Israeli authorities view the incursions of terrorists
from Syria, with the use of Syrian material obviously
(Direct JTA Teletype Wire
to The Jewish News)
employed with the approval of Syria, as symptoms of
TEL AVIV—Israel and Jordan
actual Syrian attack. While noting that some of the
settled Wednesday, without resort
terrorists may be Arab refugees eager to start trouble
to formal complaints by either side
on Israel's borders, they pointed out that when an
to the Israel-Jordan Mixed Armis-
Arab government wants to halt infiltrations, as, for
tice Commission, a dispute over a
instance, such action as has been taken by Jordan,
clash between Israeli and Jordanian
the saboteurs can be successfully halted or deterred.
forces which erupted Tuesday in
Unless Syria curbs its anti-Israeli terrorist policy,
the Ramleh region, about 10 miles
south of Tel Aviv. -
which is openly avowed by Damascus, no lasting results
Each side fired shots at the other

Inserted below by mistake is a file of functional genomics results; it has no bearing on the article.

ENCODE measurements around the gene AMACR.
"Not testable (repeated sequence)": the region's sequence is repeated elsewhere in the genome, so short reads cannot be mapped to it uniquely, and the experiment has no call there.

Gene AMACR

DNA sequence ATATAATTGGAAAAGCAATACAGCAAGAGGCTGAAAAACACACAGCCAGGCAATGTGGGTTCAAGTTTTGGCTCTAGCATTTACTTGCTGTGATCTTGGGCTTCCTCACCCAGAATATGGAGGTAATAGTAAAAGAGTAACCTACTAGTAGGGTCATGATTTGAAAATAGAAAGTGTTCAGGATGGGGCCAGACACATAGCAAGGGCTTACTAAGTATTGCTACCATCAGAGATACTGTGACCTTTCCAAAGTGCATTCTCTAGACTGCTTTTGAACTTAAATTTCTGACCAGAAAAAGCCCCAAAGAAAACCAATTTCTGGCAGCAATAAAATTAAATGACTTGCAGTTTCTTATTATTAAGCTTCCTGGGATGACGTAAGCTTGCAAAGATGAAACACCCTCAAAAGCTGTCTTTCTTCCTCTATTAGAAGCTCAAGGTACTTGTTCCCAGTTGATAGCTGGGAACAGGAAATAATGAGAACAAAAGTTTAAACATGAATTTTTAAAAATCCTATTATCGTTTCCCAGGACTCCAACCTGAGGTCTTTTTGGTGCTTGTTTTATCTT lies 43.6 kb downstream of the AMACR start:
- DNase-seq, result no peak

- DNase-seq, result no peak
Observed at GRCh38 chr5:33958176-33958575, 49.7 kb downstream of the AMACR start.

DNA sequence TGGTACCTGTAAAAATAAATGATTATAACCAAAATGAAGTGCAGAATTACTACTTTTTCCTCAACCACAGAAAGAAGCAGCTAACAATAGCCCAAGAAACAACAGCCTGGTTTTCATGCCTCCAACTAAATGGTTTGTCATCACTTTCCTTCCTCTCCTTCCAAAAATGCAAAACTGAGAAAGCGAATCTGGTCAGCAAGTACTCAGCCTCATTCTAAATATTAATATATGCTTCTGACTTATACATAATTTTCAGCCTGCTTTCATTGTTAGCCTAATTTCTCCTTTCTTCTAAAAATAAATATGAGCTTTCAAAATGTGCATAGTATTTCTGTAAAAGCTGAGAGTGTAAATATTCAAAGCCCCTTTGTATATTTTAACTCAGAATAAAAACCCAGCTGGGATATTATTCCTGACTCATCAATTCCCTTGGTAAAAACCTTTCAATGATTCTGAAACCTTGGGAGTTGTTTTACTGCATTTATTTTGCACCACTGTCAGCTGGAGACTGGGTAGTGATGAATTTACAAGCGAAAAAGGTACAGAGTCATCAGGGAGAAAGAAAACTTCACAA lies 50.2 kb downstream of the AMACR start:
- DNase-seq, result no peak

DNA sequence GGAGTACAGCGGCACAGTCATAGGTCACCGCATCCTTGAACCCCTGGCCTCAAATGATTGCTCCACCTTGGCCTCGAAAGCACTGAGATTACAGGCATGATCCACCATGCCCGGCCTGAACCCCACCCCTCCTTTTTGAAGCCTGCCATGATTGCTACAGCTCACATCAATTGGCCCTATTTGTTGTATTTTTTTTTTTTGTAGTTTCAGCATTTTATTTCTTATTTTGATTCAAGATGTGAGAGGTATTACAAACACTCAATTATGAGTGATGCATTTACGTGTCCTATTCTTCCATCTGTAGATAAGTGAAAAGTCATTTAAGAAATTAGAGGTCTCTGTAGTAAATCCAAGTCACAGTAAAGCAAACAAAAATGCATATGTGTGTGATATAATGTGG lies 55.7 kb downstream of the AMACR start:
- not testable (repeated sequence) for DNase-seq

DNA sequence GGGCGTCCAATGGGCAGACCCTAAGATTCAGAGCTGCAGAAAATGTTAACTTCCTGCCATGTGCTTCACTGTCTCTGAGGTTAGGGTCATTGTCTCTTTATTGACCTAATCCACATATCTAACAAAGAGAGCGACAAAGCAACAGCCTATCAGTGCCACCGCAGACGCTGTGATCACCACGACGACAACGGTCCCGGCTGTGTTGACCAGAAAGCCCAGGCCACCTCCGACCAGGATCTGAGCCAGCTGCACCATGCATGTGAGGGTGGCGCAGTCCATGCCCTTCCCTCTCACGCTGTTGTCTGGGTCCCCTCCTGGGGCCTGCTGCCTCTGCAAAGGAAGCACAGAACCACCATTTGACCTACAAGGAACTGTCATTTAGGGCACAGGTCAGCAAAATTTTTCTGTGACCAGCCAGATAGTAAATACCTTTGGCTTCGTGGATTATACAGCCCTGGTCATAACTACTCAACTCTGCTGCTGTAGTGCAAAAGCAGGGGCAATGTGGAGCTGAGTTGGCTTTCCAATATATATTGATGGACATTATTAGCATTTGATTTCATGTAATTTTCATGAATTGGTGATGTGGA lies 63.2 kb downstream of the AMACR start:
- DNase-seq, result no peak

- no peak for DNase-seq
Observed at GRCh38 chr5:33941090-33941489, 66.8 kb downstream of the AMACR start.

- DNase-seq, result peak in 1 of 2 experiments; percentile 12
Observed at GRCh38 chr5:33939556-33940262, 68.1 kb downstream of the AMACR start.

are foreseen in the wake of the present temporary calm-
for about a half hour, with brief
ness along the northern borders. Under these circum-
lulls during intervals. There were
stances, it is feared here, the crisis regarding Syria may
no casualties on the Israeli side.
flare up agaih, perhaps even reaching new peaks of
Each side explained to the other
violence.
that the -firing resulted from a

Israel, Jordan
Settle Dispute

misunderstanding, and effected a
cease fire after about 30 minutes
of conflict.
(At Amman, Jordan's capital, a
military spokesman said that there
had also been a brief exchange of
firing Tuesday in the Nablus area.

Sen. Kennedy to Address Campaigners